Sunday, March 10, 2013


First, find a tub.
It's below the window.

We bought an old house that had a claw tub in the bathroom. It was in poor shape, but it appeared to be fairly solid.

If the tub isn't located where you want it, then you'll need to disconnect the tub from all of the plumbing and move the tub. This almost goes without saying, though—if you find a claw tub in your house, and it's exactly where you want it, and it's in good shape, then you really don't need to be reading about how to install a claw tub. Just leave it where it is and use it.


Many of these steps can be skipped if you take the tub straight to someone who refinishes tubs. We weren't sure we wanted to do that, so the next step is to strip the old finish.

On our tub, the inside had a porcelain finish and the outside had a painted finish. The tub itself was iron.

Given my lack of management skills, I had a great idea for how to strip the finish from the outside of the tub and clean up the porcelain on the inside: assign the job to my wife. When she didn't have a job to do, she could work on the tub. She did a great job.

Have at it. I don't know what else to tell you to do.

I built a dolly for the tub out of 2X4's so that we could move the tub.

I sleep in that room now.

To strip the paint from the outside, she used a paint-stripper wheel and a corded drill. It took the paint off, and also reveal just how rough the outside of the tub was. The goal on the outside of the tub was to strip as much of the finish from the tub as possible, revealing as much of the iron tub as possible.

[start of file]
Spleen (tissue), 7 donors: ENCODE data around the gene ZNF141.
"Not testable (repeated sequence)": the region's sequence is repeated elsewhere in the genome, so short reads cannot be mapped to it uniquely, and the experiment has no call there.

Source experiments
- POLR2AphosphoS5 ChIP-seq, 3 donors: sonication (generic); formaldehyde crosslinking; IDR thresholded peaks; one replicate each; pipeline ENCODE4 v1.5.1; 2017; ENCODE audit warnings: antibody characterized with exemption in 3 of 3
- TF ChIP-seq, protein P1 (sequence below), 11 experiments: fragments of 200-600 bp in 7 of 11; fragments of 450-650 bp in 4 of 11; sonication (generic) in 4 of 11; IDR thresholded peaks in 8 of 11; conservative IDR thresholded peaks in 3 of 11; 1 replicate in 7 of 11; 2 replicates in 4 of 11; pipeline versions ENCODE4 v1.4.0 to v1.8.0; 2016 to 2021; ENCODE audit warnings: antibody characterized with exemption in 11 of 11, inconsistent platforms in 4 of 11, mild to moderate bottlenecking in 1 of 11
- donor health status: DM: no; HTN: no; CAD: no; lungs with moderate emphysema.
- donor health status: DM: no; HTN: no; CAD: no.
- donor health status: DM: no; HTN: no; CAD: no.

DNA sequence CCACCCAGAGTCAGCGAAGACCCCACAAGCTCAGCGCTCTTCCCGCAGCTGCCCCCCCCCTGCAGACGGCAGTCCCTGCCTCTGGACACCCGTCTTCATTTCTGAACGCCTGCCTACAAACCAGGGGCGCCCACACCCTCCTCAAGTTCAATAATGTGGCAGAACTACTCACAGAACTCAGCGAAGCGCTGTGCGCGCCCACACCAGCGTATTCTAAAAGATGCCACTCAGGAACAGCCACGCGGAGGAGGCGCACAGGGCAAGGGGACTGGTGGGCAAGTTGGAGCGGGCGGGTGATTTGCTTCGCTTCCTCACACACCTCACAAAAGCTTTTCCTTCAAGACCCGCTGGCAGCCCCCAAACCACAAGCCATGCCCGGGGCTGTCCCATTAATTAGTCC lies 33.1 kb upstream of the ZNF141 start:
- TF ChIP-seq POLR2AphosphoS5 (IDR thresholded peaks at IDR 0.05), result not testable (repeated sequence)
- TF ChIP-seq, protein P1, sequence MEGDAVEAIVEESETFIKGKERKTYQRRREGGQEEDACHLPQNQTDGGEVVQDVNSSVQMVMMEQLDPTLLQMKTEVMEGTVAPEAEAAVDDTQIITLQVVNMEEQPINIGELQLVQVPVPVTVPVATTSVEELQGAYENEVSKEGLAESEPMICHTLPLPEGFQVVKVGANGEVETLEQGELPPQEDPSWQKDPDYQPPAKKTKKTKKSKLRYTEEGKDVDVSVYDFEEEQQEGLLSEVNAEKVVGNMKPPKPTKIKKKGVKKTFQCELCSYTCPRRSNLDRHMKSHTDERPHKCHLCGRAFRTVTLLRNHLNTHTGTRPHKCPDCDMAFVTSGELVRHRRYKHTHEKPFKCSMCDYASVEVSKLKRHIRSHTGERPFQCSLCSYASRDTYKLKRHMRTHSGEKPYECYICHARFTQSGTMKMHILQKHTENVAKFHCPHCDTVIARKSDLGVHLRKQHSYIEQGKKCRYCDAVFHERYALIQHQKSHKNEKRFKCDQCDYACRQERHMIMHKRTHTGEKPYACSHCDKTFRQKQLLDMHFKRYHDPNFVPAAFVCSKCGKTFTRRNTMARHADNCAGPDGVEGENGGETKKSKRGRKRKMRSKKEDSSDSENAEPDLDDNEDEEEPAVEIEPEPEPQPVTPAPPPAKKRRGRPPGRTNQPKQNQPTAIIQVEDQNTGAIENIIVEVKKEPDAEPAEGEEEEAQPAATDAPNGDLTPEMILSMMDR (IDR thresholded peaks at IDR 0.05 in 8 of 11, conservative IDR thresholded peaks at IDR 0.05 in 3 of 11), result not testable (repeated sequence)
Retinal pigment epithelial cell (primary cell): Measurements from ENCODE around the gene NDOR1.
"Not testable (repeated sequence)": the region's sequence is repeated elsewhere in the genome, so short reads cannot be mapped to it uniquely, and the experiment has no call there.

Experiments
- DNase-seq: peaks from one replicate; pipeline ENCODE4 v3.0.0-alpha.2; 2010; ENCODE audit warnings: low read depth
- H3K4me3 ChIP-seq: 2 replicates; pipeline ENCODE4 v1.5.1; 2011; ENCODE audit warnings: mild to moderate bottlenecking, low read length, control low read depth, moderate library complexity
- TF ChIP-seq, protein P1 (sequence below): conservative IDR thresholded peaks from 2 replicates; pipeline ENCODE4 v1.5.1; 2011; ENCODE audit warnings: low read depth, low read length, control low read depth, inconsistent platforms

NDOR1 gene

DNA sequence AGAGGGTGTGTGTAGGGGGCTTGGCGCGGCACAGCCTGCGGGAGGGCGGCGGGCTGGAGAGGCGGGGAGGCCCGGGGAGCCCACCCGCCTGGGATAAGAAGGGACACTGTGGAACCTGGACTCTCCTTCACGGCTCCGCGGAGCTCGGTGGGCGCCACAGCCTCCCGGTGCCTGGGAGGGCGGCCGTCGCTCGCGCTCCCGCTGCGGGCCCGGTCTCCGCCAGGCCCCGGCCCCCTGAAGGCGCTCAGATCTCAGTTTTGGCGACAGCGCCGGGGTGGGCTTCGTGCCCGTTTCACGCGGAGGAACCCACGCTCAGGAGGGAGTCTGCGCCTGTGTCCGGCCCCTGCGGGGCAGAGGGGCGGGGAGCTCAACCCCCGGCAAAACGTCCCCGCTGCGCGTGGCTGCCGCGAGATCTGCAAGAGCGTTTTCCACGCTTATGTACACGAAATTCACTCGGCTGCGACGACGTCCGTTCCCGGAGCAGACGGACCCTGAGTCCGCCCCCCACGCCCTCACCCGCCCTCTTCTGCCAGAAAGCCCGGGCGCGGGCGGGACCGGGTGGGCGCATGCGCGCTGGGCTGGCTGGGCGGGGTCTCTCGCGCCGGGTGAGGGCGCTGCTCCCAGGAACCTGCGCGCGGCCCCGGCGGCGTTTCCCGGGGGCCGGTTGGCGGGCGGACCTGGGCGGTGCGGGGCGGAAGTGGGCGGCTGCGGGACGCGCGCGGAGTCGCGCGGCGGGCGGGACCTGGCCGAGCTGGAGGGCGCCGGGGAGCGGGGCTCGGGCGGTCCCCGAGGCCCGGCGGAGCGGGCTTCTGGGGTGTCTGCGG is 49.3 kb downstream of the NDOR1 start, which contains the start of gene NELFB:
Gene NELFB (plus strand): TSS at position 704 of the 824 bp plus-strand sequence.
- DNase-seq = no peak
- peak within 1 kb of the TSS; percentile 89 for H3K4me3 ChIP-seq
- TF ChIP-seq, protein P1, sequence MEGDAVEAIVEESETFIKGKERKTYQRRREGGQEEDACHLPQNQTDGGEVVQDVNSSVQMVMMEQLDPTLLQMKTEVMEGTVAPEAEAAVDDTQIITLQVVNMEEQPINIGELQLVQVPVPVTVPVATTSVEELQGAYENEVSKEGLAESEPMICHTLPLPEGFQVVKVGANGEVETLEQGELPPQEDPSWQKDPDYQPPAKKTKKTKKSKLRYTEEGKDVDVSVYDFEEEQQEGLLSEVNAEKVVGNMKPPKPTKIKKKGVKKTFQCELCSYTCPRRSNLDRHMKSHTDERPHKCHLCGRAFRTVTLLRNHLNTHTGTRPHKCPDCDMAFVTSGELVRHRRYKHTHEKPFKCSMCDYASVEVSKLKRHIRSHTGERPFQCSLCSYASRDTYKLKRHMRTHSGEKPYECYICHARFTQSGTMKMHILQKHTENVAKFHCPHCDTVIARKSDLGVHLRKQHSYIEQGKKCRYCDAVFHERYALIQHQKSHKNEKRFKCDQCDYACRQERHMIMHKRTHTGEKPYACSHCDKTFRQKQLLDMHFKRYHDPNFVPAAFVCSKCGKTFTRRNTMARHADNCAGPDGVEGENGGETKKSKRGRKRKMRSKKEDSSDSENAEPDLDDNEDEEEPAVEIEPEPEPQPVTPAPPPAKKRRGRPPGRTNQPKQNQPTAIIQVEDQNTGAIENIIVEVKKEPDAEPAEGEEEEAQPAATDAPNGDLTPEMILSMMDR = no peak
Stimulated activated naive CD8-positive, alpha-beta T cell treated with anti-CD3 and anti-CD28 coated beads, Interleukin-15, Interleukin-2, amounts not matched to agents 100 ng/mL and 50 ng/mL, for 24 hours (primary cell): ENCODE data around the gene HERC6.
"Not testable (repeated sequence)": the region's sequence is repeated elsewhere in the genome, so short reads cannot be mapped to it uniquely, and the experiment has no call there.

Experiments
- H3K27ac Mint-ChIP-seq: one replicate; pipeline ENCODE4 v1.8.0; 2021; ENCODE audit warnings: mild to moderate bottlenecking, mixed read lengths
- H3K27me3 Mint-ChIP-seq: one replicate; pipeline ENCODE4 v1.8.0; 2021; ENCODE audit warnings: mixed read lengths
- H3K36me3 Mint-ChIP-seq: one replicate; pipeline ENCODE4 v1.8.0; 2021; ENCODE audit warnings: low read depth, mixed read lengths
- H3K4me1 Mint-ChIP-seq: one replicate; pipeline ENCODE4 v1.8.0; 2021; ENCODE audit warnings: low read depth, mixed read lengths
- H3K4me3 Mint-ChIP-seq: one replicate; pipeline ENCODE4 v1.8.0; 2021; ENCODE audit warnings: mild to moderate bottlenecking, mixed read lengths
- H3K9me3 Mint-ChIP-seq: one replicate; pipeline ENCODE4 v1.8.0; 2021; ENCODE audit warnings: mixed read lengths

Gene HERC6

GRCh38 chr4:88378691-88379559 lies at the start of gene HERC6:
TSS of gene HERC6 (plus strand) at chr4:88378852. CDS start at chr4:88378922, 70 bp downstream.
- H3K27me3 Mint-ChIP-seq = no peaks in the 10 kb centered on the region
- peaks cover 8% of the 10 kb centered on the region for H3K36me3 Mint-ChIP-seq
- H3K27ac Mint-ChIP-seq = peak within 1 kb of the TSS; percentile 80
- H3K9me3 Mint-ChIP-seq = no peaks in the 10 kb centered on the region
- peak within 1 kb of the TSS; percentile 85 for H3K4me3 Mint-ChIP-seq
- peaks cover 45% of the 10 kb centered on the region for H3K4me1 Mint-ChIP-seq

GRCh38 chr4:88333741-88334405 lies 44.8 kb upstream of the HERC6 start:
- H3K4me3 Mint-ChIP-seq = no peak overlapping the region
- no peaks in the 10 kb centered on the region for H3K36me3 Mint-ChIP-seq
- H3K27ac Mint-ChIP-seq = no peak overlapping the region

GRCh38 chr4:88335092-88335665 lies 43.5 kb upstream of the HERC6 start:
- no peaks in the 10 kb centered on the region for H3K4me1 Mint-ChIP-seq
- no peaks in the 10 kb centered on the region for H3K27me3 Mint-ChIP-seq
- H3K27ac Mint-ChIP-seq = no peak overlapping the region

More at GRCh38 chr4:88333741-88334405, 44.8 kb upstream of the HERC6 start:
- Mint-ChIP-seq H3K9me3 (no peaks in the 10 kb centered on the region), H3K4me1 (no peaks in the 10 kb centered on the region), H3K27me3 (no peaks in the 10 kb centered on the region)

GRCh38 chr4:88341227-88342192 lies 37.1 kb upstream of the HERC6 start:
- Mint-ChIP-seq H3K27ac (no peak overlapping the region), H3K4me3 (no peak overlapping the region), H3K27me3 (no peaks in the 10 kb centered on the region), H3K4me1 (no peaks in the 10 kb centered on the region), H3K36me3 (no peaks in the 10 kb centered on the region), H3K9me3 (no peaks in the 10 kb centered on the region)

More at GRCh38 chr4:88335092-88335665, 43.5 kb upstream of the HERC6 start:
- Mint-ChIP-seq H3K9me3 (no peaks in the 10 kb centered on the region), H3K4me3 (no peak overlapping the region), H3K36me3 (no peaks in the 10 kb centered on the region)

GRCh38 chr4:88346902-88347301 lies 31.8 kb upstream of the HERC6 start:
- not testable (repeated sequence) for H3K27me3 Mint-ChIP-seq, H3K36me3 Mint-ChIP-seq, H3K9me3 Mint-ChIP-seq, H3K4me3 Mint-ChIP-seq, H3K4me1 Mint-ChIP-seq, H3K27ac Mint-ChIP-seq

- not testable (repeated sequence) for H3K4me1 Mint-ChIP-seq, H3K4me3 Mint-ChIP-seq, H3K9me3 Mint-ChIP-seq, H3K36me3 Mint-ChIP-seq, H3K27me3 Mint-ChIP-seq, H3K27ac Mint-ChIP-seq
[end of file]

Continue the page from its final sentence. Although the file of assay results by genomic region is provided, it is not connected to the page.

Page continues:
This is a paint stripper wheel.

On the inside, she used a few tools. For the flat enough areas (sides and bottom of the tub), she used a palm sander with 150 grit sandpaper. For the curved areas (corners, back of the tub), she used sandpaper and foam sanding blocks. For the inside of the tub, the goal was not to strip the porcelain—sandpaper might be able to do that, but it would probably take years. The goal on the inside of the tub was to remove as much of the corrosion and damaged surface (there was plenty of this) as possible, leaving only a solid surface for filling and finishing.

While my wife was working on it, we rolled the tub all over our house while we worked on the different rooms of the house. Once she was done stripping the tub, we sent the tub home with my in-laws. They took the tub to their farm, where they proceeded to further strip the outside of the tub by sandblasting it.

Then the tub sat for what seems like years. Maybe it was. Math isn't my thing when I'm writing.

Eventually we decided that we wanted to get the tub refinished (not refinish it ourselves, and we also decided against installing a jetted tub). We took it to Surface Solutions, a company (one guy, really) who specializes in refinishing claw tubs at his farm near Shelton, NE.

He did a great job. The generalized version of his refinish technique involves stripping the tub (already done, in our case), filling the pitted and damaged areas with reinforced filler, and then spraying the inside and outside of the tub with enamel. The results nowhere near as durable as the original porcelain finish, but the finish is beautiful and is said to last for years (it has a five year warranty) if cared for properly. That Ajax cleanser stuff you use on your tub? Don't use it on an enamel-finished claw tub. It will explode.

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